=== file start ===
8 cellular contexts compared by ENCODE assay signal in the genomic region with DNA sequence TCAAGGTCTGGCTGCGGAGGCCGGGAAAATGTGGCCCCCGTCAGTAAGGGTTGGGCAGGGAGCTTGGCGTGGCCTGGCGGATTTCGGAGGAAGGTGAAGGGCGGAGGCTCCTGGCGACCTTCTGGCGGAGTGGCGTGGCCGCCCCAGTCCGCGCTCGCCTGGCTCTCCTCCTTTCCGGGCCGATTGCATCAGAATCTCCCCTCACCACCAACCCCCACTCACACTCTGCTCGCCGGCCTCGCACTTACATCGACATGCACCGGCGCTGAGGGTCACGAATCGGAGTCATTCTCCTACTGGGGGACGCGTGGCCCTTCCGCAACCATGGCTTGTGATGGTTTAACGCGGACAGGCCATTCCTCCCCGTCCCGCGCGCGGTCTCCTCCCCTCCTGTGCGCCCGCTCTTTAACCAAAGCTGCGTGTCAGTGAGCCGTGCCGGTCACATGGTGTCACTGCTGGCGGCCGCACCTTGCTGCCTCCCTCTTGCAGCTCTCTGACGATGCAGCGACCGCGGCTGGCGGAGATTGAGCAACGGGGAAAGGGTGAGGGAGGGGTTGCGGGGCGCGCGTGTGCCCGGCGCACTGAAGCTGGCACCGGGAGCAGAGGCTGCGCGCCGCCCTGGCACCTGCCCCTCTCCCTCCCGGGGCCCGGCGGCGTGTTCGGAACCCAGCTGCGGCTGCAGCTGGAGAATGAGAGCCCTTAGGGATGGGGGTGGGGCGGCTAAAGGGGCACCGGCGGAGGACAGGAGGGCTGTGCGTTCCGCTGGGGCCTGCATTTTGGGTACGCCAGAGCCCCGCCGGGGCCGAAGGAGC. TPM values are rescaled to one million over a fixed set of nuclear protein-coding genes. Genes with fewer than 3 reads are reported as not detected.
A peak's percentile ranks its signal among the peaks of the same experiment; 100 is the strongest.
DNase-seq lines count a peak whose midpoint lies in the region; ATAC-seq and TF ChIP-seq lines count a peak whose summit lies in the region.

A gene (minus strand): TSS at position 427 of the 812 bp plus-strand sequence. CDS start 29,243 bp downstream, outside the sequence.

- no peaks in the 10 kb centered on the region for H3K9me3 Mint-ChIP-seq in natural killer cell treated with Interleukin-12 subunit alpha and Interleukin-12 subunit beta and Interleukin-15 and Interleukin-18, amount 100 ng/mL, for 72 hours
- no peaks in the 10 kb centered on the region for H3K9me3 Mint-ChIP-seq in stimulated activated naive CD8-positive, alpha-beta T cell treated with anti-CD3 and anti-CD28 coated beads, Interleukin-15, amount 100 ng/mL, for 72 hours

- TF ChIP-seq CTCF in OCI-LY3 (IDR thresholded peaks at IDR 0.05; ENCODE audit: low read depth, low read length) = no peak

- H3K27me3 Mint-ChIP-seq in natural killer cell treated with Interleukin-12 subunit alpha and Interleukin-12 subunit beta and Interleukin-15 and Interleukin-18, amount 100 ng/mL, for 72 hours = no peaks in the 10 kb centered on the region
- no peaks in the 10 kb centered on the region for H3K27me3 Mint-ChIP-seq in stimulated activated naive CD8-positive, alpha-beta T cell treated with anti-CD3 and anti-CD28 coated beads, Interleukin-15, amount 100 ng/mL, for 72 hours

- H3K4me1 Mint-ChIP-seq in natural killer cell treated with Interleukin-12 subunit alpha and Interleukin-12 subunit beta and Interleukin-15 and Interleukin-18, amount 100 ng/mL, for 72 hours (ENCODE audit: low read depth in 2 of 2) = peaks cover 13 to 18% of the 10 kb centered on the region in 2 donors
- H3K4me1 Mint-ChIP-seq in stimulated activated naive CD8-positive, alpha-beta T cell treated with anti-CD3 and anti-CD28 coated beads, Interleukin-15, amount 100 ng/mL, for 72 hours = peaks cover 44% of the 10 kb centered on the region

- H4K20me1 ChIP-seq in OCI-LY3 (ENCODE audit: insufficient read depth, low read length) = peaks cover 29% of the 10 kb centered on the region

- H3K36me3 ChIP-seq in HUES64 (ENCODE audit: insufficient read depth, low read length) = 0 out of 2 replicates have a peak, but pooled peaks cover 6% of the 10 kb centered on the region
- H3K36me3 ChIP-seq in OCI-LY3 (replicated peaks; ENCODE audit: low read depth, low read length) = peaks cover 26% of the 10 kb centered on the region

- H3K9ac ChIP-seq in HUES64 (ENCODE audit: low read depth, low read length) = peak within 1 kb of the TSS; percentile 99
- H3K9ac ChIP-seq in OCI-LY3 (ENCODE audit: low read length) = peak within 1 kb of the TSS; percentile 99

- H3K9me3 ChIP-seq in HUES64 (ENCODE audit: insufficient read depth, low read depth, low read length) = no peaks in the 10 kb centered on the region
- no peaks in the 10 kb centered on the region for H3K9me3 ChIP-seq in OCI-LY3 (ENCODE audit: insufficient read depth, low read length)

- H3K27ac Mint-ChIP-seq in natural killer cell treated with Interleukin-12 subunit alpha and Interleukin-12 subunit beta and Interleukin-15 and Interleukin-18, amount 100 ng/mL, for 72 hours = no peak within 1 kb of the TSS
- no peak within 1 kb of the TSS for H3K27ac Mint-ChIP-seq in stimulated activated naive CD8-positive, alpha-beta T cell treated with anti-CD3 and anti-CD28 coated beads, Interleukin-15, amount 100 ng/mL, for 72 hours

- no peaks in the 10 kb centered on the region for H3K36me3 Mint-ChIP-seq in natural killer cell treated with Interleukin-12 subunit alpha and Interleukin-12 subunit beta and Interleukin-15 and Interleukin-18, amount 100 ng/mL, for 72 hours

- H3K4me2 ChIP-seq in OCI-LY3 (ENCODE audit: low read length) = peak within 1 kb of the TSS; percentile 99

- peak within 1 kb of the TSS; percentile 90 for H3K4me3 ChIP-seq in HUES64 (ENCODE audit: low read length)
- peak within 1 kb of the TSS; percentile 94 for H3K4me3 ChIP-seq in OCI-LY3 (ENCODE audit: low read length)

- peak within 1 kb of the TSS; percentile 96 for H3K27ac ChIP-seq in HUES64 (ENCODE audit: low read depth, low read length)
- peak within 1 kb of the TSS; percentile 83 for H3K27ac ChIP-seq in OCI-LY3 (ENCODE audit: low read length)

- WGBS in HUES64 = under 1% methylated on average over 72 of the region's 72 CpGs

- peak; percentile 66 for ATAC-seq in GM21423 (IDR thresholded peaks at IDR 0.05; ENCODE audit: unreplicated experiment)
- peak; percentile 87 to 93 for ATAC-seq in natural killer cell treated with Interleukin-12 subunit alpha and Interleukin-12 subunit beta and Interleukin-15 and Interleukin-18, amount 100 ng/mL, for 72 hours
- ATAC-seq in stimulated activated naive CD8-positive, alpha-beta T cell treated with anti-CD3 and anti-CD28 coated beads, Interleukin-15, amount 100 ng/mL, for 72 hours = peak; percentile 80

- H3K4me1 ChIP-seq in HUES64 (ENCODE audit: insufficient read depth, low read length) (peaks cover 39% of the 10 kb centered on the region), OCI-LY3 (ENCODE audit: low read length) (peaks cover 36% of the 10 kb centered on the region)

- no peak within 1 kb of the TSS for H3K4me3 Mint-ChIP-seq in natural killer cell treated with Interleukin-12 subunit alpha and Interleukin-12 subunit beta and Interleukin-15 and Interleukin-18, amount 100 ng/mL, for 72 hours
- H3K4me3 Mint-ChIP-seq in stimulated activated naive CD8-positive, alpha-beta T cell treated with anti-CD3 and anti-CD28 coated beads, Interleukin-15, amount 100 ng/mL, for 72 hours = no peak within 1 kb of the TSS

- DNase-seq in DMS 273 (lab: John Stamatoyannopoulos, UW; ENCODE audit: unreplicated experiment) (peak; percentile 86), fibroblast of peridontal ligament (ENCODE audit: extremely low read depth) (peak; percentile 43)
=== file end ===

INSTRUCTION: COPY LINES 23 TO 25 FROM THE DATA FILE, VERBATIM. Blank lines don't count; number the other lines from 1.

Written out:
- peak within 1 kb of the TSS; percentile 90 for H3K4me3 ChIP-seq in HUES64 (ENCODE audit: low read length)
- peak within 1 kb of the TSS; percentile 94 for H3K4me3 ChIP-seq in OCI-LY3 (ENCODE audit: low read length)

- peak within 1 kb of the TSS; percentile 96 for H3K27ac ChIP-seq in HUES64 (ENCODE audit: low read depth, low read length)